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History — whether that of the world, nation, state or region — is real and powerful. However, to educate and inspire us, it needs dedicated people to bring it to life for us.

Perhaps we can remember a particularly gifted social studies teacher or college history professor who made connections for us, whether commenting on a passage in a compelling text or bringing an artifact from a certain period to class.

Some of the best history lessons come from outside the formal school setting, in a museum or a state or national historical site. West Virginia has many such sites, and the Cool Springs Farm, adjacent to famed early settler Morgan Morgan’s cabin in Berkeley County, is one of them.

A group of volunteers, led by local resident Matt Howard, has been delicately excavating a site at Cool Springs. This site was a farm developed over 200 years ago by Morgan Morgan’s nearly equally famous son, Revolutionary War hero Col. Zackquill Morgan.

The younger Morgan was known for raising his own regiment to help the Americans win at the important Battle of Saratoga, in New York. He went on to become the founder of Morgantown, with no less than Gen. George Washington helping him to lay out the town.

As a result of Col. Morgan’s contributions to his country and region, the volunteers have a natural interest in his days at Cool Springs Farm, and believe others will, too, after their archaeological dig is complete.

Just one problem: The Berkeley County Historical Preservation Review Commission has issues with the dig, resulting in quite a back-and-forth between them and the volunteers.

One issue is the need for such projects to have a professional archaeologist on hand to supervise.

Sounds reasonable, but as volunteer leader Matt Howard points out, the state and county don’t seem to have such staffers in their budgets, or at least not one available to assist with the Cool Springs Farm project.

A turf issue has arisen. Howard says the owner of Cool Springs Farm, who still has a life estate in the property, wants the dig to proceed. Howard further claims that the part of the farm they are excavating is not part of the property already designated as a historical site.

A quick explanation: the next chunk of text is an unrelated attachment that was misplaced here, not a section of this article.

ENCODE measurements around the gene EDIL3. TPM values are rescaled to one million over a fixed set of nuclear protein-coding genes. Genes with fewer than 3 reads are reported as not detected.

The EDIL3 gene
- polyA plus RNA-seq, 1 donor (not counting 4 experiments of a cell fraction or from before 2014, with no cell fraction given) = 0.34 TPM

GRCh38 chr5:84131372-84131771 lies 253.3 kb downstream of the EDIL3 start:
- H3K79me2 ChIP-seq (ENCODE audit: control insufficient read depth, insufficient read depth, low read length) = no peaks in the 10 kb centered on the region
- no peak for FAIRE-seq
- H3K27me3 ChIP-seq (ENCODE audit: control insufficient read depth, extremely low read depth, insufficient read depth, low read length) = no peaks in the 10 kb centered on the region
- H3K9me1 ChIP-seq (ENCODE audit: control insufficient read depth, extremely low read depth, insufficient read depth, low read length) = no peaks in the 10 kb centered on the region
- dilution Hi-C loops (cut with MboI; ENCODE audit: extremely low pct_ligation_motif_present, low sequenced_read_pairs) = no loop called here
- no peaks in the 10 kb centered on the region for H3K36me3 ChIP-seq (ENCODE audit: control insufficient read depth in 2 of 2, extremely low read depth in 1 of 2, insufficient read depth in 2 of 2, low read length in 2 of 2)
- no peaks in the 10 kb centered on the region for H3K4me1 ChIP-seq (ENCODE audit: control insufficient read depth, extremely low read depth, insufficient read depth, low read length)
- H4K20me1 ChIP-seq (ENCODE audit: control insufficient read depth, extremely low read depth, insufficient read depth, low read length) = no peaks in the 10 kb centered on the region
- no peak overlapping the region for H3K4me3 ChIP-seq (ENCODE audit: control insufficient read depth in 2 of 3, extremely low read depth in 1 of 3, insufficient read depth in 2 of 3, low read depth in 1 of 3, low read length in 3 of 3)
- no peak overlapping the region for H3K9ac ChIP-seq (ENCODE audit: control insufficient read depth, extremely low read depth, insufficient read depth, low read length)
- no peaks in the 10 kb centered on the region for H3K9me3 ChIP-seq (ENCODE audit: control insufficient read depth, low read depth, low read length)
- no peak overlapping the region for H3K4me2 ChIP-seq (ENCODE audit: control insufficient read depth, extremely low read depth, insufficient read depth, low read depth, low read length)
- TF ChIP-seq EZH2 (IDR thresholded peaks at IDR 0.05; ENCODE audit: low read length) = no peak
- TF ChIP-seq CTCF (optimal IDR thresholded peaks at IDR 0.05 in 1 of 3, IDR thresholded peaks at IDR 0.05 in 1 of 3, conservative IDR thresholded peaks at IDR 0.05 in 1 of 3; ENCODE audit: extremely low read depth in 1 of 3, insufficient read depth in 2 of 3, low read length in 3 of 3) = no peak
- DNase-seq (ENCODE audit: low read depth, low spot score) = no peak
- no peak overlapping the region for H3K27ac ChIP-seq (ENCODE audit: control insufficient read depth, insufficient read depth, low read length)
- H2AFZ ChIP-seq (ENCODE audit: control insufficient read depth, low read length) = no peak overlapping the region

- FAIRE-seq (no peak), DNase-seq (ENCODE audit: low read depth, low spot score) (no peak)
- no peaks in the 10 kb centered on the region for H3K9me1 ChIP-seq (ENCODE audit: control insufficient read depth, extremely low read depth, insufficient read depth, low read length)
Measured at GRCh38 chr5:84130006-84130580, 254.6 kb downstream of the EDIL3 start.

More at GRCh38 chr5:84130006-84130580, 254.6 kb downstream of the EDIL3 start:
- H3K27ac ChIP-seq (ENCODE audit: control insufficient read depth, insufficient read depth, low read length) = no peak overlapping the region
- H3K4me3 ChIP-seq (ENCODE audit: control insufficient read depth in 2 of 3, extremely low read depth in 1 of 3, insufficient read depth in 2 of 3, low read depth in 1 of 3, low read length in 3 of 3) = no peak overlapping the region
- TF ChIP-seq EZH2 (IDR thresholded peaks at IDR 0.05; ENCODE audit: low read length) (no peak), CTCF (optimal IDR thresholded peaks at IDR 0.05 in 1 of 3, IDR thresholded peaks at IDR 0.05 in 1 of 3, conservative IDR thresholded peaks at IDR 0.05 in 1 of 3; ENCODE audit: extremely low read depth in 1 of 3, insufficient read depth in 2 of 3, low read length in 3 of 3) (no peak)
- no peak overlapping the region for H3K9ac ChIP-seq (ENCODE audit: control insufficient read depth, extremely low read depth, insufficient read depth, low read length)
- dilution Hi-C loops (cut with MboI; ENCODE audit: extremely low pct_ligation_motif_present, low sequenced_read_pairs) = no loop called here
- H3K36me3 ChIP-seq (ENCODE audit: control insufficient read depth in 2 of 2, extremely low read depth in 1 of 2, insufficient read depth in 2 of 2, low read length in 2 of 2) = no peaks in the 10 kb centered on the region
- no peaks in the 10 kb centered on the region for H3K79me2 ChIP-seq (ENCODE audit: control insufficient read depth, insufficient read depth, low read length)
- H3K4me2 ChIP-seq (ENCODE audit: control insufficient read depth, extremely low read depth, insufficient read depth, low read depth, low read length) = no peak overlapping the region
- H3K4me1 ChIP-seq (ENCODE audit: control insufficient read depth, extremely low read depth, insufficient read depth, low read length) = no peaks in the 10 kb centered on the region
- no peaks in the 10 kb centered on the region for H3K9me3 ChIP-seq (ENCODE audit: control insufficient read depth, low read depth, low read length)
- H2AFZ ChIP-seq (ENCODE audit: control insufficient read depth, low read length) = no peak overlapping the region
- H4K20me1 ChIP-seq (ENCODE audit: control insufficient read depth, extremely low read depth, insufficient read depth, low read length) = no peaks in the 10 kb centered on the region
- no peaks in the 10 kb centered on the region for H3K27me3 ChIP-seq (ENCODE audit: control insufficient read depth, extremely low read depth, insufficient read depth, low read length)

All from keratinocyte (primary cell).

Game, set and match to Howard and crew, right? But wait one minute, says the Berkeley County Landmarks Commission, pointing to another section of State Code. It says all artifacts dug up belong to the state of West Virginia.

If neither the Berkeley County Landmarks Committee nor the state has professional staff to supervise such projects, perhaps they could hire a consultant or two to make sure such digs are done properly.

That seems far more constructive than the approach the Landmarks Committee has taken lately, namely to issue two cease-and-desist orders, eventually threatening potential penalties and jail time after they were ignored.

Howard is not a professional archaeologist, but he sounds like a man leading a group of dedicated people with a deep love of history who want to do such activities with great care.

Moreover, Howard’s group has been transparent throughout their efforts at Cool Springs, inviting members of the Berkeley County Landmarks Commission to view their work.

They also have pledged to put any discovered artifacts into government hands for the benefit of the public.

The people of West Virginia deserve to know their state’s history. If volunteers are willing to be trained and to put in the long hours necessary, under proper supervision, the state and county governments should not quench their enthusiasm.

They should harness it.

Stephen N. Reed is a former deputy secretary of state.

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